Economics, Languages and Education Research Group
A Research Domain at the Crossroads of Three Disciplines
The research field of the "Economics, Languages and Education" Research Group (henceforth: "Observatoire élf" or simply élf, in accordance with the original French acronym) is based on the notion of linguistic diversity. The management of linguistic diversity is one of the most pressing issues of modern societies.
Economics plays a major part in this for three reasons. First of all, economic processes influence the position and functions of languages in society - by way of macro-level language dynamics, for instance. Secondly, languages impact on economic life in various ways: for example, as elements of human capital in which people may wish to invest. Thirdly, the management of linguistic diversity requires the weighing of advantages and drawbacks of competing scenarios, whether at the state level or in business. Here again, the underlying logic is one deeply rooted in economics.
Just like any other form of public policy, the management of linguistic diversity is conducted by way of various channels, using various different instruments. Educational policy plays a chief role among these - in fact, much of the government intervention in linguistic diversity focuses on educational systems. Education is also the means most used by individuals and firms to meet the various challenges raised by diversity in society.
Therefore, the three terms economics, languages and education are linked to one another in a number of complex ways. These links are becoming more and more important as a result of the increasing visibility of linguistic diversity in modern societies; élf has been created in order to make contributions to the study of these complex and multifaceted links.
Mission and structure
The Observatoire élf began its activities in the autumn of 2003, with financial support from the Rector of the University of Geneva. Its chief mission is to offer contributions to research and teaching on the interrelations between the economy, languages and education. A particular emphasis is placed on the developing of tools for the management of linguistic diversity. In the long term, élf aims to be recognised as a resource and as a centre of competence in the management of linguistic diversity.
The matters in which élf is involved ineluctably draw upon several fields. The Observatoire's work is intended to help develop expertise in the implementation of interdisciplinary approaches to diversity. It also seeks to serve as a contact point between Geneva's Faculty of Translation and Interpreting, other faculties within the university, and institutes affiliated with the university.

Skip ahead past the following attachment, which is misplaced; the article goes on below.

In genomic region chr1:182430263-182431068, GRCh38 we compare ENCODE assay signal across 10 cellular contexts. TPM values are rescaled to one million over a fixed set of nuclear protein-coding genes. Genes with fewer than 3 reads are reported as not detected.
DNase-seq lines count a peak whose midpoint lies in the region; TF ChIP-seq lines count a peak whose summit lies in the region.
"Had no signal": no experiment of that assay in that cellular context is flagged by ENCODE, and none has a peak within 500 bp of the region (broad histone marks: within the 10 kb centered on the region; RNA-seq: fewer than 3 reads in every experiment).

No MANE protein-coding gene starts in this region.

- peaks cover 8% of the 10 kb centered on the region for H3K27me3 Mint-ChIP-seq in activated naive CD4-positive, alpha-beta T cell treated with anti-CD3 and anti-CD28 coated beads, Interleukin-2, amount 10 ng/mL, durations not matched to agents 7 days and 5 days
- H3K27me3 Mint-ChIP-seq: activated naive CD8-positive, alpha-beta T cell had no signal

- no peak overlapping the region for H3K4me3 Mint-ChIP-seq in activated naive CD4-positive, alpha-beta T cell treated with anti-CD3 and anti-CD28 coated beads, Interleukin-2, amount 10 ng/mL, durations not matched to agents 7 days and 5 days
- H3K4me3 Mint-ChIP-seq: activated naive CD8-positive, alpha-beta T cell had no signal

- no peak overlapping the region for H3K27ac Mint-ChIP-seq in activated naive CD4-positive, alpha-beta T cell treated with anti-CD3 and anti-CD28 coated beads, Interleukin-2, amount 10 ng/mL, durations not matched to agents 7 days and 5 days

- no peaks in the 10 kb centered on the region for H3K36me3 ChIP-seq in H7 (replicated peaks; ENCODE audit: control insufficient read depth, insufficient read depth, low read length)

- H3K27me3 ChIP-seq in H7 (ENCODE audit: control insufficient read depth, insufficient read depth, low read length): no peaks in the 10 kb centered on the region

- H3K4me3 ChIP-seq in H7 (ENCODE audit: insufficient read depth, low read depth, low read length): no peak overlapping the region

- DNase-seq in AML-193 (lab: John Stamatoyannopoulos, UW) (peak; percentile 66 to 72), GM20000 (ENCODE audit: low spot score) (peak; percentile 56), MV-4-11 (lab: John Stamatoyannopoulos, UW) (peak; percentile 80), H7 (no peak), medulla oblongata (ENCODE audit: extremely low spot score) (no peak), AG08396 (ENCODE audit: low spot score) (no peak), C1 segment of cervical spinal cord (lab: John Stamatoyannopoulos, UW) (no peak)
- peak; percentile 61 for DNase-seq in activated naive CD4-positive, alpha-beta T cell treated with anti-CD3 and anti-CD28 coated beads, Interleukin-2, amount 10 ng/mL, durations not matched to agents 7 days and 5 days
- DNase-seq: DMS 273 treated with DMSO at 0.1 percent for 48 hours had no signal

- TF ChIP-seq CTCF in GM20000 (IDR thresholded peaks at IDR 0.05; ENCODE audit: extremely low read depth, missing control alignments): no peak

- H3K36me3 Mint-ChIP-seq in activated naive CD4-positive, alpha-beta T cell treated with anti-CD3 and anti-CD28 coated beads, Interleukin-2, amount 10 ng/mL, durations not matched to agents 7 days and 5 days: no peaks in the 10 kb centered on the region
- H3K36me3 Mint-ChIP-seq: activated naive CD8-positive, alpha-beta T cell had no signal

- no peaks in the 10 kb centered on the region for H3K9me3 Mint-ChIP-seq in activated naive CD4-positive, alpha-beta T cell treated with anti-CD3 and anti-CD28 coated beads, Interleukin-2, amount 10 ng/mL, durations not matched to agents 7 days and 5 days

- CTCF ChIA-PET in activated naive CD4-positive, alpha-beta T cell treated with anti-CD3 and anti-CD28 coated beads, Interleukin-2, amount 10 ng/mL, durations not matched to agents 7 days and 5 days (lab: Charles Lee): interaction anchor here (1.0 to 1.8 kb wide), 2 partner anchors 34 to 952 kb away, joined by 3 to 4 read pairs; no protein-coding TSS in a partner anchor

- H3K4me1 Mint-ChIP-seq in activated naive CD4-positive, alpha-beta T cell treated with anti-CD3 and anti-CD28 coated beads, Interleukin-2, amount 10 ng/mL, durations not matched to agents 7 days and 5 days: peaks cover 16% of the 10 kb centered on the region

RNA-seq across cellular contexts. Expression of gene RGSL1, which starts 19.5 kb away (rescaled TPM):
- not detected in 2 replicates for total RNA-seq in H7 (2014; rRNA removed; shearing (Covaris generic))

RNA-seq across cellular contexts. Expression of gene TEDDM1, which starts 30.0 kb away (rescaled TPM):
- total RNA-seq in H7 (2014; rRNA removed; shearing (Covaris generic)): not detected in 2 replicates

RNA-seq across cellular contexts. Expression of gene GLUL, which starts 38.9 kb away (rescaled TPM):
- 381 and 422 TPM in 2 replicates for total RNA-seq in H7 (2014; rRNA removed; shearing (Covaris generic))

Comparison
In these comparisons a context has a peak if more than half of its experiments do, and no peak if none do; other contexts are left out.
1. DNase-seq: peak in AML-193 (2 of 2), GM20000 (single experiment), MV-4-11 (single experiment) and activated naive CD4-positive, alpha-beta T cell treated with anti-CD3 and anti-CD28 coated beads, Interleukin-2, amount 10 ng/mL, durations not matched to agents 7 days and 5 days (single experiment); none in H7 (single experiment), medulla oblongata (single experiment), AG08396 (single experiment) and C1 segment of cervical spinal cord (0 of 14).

The Observatoire élf also intends to participate in the academic developments taking place under the general appellation "Genève internationale", particularly in connection with the National Centre of Competence in Research, launched by the Swiss federal government in the spring of 2005.
Five researchers are, under the responsibility of a professor, currently part of the Observatoire. However, the Observatoire can also host visiting scholars for limited periods of time as part of specific research projects. Finally, élf members maintain regular contact with other researchers and colleagues around the world; these may become correspondents of the Observatoire.
Mission and structure
élf receives no funding beyond a half-time assistantship. Its regular missions are therefore confined to providing research support in the following areas:
- developing (or supporting the development of) project proposals for interdisciplinary instruction in linguistic diversity management, both in Geneva and in the wider Lake Geneva region;
- producing and publishing research work on various topics in the area of linguistic diversity management;
- preparing, submitting and carrying out research projects, both independently and in partnership with researchers from other universities or other units within the University of Geneva;
- offering expertise in diversity management, with particular emphasis on the selection, design and evaluation of language policies and cultural policies;
- organising scientific meetings and seminars, and actively taking part in international conferences in relevant research areas;
- engaging in regular cooperation with other specialists through common projects, joint publications or work visits.